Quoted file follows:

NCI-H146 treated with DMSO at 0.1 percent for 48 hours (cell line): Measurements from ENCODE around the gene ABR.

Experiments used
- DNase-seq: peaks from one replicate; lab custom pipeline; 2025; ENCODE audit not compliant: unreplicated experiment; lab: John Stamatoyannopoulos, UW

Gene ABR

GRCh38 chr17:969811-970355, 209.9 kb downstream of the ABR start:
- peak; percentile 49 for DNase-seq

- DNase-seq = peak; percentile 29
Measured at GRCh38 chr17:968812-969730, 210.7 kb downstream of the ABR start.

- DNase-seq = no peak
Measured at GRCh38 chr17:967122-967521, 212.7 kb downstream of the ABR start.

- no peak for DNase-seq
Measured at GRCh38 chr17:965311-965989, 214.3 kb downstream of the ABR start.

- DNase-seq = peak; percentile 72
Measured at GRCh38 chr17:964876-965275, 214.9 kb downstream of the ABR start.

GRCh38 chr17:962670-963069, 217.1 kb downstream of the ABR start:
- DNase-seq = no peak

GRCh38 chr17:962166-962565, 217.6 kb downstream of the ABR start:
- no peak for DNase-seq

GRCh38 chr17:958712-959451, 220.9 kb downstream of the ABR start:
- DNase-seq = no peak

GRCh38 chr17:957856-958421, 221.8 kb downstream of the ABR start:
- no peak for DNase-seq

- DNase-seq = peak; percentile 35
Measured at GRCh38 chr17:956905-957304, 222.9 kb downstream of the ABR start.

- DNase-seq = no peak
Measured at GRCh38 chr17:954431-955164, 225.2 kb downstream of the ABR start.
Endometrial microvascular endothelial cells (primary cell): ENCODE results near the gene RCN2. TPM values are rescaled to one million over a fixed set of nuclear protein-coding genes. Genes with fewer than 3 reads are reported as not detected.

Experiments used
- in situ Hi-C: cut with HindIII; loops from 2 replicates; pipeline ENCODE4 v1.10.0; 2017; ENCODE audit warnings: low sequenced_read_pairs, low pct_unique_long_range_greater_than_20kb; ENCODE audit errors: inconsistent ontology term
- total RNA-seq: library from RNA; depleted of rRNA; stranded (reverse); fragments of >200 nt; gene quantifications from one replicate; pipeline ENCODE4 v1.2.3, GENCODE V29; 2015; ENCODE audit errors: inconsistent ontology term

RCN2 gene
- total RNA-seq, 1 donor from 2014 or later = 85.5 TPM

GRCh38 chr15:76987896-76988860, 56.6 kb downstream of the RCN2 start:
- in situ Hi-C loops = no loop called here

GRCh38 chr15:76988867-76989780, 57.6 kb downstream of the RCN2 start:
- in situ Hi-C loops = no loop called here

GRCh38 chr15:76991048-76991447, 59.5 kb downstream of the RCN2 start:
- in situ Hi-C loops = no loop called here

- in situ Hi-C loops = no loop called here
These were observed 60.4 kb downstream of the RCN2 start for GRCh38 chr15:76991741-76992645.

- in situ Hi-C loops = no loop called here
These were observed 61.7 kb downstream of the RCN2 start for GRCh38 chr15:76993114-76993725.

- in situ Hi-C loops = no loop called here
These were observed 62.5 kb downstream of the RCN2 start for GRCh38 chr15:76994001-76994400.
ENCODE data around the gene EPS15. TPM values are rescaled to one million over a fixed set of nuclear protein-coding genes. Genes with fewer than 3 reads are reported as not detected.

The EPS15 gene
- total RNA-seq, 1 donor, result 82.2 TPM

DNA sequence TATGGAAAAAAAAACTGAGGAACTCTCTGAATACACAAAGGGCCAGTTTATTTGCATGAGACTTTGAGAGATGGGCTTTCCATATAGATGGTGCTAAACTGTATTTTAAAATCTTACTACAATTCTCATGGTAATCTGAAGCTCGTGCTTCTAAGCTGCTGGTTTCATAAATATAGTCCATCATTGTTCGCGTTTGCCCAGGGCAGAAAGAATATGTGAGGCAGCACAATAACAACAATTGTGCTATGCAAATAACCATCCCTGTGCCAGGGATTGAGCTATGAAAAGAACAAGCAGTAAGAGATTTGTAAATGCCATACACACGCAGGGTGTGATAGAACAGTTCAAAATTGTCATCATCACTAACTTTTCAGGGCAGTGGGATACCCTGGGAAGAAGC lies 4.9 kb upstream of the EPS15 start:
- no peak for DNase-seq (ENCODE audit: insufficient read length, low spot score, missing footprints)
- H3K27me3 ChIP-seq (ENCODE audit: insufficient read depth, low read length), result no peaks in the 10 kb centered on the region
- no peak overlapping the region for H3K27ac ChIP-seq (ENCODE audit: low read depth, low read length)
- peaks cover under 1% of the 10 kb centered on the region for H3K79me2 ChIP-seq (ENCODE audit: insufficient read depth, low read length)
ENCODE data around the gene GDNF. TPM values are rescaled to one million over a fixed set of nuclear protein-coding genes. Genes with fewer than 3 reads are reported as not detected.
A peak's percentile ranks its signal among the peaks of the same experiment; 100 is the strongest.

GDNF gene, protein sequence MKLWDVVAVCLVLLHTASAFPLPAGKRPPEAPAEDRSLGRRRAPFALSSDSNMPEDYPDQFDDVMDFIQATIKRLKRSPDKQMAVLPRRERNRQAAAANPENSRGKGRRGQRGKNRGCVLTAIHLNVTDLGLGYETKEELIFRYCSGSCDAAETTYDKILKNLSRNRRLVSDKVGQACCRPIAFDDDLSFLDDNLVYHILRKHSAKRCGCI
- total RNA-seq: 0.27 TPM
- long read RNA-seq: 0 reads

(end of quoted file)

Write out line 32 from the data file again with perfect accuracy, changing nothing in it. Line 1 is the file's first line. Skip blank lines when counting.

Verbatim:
- total RNA-seq, 1 donor from 2014 or later = 85.5 TPM